Town House

The history of Town House is more difficult to trace than that of many lesser houses. It lies on one of the oldest roads we have, and it looks as if there might have been a moat round the south side. We have already referred to the earliest reference we have to it on page 27, when Alice de la Toune appears in an Ardingly law-suit. In 1327 three men are taxpayers who take their name from the place. They are Henry ate Toune, William ate Toune and Thomas ate Toune. Henry, who is evidently the senior,’ pays 2/6, a sum only exceeded in Ardingly by John de Wakehurst, who pays 3/1, and William Baldri, who pays 2/8.

There is no reason to suppose that the name Tun – now written “ton” (the commonest of all place-name suffixes), ever meant “town” in our sense of a collection of houses. Its general meaning is “an enclosed place”, and if we interpret it more closely as a “farm”, we shall not be far wrong. Its connection with Ditchling Manor should be remembered. As an outlier in the forest it must have been of considerable importance when the cattle were in the neighbourhood during the summer months.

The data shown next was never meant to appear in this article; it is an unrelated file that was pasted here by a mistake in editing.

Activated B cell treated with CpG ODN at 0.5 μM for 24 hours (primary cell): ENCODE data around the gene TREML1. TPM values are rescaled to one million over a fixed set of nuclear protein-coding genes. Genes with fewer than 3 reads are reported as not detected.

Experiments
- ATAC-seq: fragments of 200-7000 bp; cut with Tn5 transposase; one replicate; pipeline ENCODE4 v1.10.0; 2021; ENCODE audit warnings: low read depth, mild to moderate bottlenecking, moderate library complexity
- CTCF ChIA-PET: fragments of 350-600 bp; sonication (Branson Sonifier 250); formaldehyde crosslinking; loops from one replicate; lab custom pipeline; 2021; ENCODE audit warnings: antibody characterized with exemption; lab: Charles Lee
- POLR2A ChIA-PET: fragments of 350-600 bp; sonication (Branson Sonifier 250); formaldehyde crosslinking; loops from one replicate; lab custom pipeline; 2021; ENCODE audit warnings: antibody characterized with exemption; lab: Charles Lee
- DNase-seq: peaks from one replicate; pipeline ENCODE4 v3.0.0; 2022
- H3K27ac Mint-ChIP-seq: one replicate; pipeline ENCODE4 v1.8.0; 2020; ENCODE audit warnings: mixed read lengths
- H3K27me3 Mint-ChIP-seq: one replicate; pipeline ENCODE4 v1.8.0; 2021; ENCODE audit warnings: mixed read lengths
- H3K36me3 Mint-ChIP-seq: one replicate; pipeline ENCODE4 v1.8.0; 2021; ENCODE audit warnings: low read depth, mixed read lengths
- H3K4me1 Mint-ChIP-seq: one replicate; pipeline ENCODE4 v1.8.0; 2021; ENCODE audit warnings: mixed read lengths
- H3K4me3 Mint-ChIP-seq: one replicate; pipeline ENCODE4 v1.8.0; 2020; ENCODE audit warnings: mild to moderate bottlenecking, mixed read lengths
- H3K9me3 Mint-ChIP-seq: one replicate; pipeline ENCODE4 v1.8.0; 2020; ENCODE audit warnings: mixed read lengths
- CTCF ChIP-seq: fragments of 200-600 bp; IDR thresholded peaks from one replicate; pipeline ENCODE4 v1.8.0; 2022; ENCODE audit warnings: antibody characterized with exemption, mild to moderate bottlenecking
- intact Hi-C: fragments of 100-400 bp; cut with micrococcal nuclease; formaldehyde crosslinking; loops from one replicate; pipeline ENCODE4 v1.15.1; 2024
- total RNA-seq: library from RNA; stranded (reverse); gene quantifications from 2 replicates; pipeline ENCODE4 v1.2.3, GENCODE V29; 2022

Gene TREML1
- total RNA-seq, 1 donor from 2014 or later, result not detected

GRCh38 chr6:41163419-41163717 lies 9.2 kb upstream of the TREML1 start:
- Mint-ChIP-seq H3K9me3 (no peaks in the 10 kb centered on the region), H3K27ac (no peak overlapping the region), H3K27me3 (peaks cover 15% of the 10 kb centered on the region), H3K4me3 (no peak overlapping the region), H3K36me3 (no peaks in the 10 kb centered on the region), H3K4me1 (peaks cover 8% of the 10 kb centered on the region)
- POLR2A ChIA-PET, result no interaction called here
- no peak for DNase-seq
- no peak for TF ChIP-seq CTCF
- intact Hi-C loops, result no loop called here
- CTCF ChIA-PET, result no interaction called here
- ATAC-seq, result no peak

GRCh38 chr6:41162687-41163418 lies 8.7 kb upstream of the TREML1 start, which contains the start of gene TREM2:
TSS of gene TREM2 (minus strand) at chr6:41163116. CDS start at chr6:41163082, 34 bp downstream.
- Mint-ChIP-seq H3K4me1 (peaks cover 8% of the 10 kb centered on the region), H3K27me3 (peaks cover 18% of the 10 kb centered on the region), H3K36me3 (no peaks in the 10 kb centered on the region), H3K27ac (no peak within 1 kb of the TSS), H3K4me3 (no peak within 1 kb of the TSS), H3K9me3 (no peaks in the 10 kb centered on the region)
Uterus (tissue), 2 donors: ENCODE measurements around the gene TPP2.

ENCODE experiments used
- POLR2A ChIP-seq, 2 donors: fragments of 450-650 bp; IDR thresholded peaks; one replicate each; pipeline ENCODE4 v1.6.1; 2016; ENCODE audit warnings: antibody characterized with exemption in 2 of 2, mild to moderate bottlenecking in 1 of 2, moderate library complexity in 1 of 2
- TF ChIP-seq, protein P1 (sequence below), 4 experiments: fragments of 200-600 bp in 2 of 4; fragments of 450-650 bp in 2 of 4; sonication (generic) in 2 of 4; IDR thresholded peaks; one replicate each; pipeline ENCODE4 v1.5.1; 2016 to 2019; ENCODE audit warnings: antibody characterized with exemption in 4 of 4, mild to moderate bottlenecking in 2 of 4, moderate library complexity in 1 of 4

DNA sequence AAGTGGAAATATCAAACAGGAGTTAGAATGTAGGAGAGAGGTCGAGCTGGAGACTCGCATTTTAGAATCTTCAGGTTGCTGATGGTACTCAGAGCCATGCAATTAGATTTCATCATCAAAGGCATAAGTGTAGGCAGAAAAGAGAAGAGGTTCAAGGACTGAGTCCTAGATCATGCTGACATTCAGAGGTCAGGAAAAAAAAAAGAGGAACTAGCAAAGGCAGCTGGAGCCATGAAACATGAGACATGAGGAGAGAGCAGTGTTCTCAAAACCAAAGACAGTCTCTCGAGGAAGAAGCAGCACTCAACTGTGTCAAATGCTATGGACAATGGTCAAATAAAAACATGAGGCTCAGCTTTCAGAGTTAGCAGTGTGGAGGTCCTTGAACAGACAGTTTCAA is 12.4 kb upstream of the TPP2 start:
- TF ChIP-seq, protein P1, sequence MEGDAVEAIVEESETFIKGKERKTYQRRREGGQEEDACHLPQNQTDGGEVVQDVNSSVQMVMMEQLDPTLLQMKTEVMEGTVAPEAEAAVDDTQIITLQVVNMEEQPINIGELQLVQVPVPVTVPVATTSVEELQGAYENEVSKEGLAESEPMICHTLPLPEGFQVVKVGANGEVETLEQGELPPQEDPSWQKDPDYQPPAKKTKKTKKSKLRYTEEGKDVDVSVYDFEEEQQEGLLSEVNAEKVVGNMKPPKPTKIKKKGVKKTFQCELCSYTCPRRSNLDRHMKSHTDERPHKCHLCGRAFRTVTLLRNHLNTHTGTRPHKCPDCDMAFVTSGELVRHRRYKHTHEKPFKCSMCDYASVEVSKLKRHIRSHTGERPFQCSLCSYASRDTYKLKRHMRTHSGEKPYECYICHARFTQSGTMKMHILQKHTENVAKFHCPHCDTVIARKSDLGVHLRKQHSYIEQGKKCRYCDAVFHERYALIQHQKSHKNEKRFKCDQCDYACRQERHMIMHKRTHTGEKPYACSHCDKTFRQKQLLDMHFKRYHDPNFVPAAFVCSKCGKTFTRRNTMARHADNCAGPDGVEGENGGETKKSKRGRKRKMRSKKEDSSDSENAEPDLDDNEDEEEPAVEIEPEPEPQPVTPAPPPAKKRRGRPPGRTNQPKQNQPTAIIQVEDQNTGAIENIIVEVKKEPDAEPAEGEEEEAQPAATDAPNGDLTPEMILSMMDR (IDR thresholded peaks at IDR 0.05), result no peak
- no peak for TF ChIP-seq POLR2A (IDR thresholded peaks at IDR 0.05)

The house itself dates back to the early 16th century at least, and is, of course, on the foundations of a far older one.

The Pilbeam family owned it for many years. George Pilbeam paid 5/- for the Chimneys or Hearth Tax in 1665, and £36 was his rateable value at the same date. It passed into the hands of Mr. W.S. Robinson and then to Mr. Joseph Esdaile, finally to Mrs. Hankey, since when it has gone with the Balcombe Place property.

Place Name Index